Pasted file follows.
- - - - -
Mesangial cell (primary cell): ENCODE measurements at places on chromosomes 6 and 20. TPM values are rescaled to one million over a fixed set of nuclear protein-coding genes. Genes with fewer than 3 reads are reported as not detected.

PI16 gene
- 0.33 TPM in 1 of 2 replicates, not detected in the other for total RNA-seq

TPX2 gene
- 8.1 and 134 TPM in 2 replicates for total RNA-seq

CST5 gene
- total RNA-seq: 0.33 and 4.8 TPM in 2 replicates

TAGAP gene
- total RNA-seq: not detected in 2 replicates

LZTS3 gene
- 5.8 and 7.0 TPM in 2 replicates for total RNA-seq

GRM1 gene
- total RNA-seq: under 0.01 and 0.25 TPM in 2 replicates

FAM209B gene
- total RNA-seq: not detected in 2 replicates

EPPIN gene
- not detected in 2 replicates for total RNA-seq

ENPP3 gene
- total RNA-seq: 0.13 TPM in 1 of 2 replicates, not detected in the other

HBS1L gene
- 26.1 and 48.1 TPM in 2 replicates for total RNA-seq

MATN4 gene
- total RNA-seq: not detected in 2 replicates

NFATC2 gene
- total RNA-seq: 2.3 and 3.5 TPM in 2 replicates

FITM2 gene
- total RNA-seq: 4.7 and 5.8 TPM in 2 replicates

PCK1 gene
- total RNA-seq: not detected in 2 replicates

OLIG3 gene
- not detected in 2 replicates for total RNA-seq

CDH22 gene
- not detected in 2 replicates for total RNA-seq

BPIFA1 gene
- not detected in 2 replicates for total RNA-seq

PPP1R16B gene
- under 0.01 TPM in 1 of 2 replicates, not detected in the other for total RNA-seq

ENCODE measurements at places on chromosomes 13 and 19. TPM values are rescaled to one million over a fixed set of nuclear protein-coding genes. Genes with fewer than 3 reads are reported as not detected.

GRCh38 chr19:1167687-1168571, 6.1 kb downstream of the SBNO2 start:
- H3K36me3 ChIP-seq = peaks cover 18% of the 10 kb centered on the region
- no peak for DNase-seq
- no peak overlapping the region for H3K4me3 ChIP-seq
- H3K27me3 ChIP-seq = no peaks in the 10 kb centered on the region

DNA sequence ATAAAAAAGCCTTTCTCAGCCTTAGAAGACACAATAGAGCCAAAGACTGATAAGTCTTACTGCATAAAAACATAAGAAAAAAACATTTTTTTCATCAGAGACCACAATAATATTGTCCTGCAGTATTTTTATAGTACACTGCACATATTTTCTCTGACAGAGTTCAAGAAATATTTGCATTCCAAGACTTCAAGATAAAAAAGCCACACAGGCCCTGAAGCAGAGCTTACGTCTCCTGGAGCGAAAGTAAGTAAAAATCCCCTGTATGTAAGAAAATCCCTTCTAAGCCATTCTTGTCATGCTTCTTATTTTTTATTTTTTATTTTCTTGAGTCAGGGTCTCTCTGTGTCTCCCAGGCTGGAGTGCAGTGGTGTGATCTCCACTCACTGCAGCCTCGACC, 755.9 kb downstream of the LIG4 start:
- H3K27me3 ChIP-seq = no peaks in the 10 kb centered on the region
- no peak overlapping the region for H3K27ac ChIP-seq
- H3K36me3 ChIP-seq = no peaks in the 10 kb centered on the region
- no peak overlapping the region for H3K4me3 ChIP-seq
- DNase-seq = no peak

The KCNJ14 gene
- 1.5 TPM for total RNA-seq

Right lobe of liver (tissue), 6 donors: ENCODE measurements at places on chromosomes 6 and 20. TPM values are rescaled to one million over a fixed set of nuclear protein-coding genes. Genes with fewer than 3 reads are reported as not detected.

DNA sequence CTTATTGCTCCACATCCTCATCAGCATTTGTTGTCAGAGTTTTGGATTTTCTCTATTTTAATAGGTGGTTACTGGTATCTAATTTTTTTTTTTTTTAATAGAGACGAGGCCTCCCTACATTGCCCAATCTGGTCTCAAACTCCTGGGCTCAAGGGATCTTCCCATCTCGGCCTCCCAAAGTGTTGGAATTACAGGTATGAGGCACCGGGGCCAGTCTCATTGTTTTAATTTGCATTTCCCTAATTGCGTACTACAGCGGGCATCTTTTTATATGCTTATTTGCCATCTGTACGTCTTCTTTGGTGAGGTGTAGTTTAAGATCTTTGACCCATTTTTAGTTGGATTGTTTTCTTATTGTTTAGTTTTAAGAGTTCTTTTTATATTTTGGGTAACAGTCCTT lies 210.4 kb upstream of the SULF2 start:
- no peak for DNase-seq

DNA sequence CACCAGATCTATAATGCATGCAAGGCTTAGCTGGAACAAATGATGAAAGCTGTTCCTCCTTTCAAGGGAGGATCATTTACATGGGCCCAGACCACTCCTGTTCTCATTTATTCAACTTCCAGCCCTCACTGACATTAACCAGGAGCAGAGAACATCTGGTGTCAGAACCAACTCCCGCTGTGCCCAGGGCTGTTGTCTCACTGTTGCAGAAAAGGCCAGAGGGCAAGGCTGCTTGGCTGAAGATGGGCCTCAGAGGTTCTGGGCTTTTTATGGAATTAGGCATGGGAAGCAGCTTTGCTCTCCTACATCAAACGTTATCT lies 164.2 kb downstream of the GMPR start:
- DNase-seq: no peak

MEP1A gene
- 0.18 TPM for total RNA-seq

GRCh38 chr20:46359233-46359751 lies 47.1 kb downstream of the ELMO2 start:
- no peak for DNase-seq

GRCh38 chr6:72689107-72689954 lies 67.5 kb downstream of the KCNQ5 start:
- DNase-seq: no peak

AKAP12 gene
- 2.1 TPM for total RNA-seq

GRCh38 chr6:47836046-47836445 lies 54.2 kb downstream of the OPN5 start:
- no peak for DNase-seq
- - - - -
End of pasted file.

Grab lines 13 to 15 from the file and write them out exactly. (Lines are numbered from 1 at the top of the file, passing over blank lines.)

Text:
- total RNA-seq: under 0.01 and 0.25 TPM in 2 replicates

FAM209B gene
- total RNA-seq: not detected in 2 replicates